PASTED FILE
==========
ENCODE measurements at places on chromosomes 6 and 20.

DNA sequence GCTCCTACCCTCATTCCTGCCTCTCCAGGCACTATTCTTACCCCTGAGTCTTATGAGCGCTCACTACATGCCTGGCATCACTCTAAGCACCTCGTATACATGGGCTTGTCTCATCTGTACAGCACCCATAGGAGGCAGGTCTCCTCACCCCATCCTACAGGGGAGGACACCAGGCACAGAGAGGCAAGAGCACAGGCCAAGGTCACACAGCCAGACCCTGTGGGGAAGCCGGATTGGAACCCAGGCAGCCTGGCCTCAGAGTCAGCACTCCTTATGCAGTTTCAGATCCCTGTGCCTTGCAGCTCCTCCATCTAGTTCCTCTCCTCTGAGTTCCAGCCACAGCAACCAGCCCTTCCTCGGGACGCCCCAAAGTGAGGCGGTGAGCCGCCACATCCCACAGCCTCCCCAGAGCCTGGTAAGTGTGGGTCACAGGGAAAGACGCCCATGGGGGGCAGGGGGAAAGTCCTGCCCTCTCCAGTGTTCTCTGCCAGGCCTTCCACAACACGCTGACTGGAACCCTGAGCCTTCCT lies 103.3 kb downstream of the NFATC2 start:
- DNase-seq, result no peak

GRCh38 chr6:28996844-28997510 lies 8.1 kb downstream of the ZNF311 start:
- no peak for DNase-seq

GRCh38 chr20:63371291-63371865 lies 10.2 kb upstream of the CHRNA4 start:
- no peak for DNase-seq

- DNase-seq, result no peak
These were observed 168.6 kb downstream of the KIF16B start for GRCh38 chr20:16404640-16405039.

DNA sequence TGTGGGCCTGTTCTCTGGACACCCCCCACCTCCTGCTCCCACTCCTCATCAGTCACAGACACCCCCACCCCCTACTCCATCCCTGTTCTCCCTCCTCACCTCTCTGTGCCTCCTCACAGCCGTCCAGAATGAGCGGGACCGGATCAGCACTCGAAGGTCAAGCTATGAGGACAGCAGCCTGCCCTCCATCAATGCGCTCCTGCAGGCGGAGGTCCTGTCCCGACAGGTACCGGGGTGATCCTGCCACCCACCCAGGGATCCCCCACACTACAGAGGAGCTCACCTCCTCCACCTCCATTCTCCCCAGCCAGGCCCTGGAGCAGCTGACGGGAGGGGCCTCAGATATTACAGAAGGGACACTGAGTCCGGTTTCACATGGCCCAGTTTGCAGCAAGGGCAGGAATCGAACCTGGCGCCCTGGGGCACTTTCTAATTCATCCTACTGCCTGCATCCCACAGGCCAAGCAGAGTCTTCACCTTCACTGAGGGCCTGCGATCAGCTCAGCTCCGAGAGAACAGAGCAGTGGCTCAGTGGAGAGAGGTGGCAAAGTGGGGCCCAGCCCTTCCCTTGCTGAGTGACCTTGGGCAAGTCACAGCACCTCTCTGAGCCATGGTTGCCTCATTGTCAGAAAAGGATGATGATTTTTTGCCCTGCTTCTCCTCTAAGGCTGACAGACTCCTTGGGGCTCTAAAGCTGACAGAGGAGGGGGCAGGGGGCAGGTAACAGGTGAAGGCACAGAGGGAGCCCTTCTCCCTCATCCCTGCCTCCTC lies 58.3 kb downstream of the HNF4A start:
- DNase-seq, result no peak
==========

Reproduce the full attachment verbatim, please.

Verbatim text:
ENCODE measurements at places on chromosomes 6 and 20.

DNA sequence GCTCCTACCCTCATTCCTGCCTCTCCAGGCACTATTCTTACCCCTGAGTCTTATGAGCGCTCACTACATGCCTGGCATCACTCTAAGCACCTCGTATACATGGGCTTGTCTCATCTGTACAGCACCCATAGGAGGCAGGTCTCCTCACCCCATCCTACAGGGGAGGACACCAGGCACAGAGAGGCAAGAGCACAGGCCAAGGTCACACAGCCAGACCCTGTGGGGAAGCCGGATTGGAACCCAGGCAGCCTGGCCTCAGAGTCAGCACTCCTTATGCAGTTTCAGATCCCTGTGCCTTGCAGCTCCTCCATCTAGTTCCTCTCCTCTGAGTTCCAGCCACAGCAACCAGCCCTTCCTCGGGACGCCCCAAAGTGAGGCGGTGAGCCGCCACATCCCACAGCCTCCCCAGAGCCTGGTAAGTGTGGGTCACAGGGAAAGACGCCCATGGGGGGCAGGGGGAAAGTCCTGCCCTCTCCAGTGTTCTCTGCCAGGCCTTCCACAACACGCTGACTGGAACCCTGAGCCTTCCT lies 103.3 kb downstream of the NFATC2 start:
- DNase-seq, result no peak

GRCh38 chr6:28996844-28997510 lies 8.1 kb downstream of the ZNF311 start:
- no peak for DNase-seq

GRCh38 chr20:63371291-63371865 lies 10.2 kb upstream of the CHRNA4 start:
- no peak for DNase-seq

- DNase-seq, result no peak
These were observed 168.6 kb downstream of the KIF16B start for GRCh38 chr20:16404640-16405039.

DNA sequence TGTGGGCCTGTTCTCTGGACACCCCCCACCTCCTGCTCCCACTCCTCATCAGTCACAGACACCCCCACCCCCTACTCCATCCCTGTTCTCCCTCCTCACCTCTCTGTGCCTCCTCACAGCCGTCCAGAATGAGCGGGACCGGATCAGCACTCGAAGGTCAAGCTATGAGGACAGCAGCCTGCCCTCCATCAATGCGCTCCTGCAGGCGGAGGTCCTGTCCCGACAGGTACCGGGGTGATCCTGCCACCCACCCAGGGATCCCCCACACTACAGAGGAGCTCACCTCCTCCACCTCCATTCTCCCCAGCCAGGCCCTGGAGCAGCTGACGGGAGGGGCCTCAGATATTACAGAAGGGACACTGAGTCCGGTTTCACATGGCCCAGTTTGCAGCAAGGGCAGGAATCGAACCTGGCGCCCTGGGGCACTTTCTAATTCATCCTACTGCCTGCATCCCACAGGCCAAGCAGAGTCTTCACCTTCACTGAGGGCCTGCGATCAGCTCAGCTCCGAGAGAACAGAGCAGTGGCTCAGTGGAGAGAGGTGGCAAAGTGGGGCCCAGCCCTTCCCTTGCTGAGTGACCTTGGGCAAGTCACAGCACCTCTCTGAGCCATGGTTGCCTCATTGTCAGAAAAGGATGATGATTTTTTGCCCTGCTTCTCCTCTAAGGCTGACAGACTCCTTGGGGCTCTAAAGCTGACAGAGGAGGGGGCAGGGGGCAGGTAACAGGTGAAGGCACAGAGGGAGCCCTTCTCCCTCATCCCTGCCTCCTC lies 58.3 kb downstream of the HNF4A start:
- DNase-seq, result no peak